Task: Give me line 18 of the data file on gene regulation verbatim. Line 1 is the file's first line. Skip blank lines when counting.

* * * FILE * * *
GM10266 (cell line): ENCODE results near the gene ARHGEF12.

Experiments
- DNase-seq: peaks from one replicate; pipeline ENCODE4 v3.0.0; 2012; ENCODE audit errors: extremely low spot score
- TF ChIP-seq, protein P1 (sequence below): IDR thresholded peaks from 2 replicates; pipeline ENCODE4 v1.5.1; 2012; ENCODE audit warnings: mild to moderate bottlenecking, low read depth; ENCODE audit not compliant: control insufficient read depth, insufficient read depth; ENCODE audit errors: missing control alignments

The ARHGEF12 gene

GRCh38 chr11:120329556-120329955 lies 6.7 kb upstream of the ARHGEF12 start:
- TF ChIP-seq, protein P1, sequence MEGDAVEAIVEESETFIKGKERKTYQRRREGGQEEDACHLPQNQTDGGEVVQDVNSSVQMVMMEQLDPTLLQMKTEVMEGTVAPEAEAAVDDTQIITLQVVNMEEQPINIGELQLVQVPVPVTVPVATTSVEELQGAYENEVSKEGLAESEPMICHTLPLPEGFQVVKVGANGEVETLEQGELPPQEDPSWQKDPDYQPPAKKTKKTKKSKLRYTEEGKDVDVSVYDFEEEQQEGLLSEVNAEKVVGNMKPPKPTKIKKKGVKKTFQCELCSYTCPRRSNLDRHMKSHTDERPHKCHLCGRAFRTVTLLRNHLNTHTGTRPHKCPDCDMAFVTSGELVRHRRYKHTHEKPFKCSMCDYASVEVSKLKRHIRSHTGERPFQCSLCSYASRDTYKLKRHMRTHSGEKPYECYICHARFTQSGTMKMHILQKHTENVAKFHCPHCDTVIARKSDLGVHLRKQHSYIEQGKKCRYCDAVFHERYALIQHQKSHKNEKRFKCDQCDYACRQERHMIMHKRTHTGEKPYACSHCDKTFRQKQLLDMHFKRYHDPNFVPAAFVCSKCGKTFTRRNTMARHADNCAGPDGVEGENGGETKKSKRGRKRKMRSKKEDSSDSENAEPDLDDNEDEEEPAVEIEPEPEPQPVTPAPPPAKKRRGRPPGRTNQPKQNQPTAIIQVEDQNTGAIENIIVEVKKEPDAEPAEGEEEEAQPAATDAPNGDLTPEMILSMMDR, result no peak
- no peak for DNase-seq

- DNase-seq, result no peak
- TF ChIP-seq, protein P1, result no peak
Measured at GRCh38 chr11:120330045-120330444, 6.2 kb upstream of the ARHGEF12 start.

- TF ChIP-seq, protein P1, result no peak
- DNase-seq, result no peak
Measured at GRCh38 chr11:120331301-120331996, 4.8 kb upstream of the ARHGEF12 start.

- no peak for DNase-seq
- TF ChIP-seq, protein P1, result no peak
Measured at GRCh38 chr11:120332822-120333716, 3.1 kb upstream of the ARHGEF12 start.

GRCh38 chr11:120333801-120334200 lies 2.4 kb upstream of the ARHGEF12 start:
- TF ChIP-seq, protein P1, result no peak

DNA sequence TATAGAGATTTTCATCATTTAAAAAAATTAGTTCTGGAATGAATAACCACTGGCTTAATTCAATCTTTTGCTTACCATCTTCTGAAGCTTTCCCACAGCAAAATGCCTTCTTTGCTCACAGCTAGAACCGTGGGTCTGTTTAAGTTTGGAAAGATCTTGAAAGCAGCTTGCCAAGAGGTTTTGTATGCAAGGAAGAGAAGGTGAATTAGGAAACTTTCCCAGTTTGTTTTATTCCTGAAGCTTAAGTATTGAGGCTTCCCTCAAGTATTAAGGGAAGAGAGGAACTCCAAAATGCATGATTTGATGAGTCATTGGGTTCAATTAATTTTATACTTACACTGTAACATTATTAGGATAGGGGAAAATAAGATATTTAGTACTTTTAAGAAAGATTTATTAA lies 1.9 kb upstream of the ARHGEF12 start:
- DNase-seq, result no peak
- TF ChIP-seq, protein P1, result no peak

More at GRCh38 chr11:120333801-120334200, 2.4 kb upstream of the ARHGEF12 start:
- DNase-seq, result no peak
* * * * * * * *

GRCh38 chr11:120333801-120334200 lies 2.4 kb upstream of the ARHGEF12 start: